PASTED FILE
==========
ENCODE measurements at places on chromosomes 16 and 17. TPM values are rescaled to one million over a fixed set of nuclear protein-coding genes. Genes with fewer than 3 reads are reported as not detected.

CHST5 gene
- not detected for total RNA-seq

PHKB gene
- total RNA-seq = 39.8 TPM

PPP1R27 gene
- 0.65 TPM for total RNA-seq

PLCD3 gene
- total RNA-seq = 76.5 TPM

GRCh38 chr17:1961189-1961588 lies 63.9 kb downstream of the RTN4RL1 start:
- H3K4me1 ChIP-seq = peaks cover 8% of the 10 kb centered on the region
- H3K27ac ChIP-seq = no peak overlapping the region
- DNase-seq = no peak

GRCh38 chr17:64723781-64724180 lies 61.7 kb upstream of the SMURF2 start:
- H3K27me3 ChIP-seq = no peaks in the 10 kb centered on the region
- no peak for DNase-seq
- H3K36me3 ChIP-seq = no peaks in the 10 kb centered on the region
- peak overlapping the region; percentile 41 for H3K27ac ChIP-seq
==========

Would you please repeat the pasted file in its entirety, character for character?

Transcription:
ENCODE measurements at places on chromosomes 16 and 17. TPM values are rescaled to one million over a fixed set of nuclear protein-coding genes. Genes with fewer than 3 reads are reported as not detected.

CHST5 gene
- not detected for total RNA-seq

PHKB gene
- total RNA-seq = 39.8 TPM

PPP1R27 gene
- 0.65 TPM for total RNA-seq

PLCD3 gene
- total RNA-seq = 76.5 TPM

GRCh38 chr17:1961189-1961588 lies 63.9 kb downstream of the RTN4RL1 start:
- H3K4me1 ChIP-seq = peaks cover 8% of the 10 kb centered on the region
- H3K27ac ChIP-seq = no peak overlapping the region
- DNase-seq = no peak

GRCh38 chr17:64723781-64724180 lies 61.7 kb upstream of the SMURF2 start:
- H3K27me3 ChIP-seq = no peaks in the 10 kb centered on the region
- no peak for DNase-seq
- H3K36me3 ChIP-seq = no peaks in the 10 kb centered on the region
- peak overlapping the region; percentile 41 for H3K27ac ChIP-seq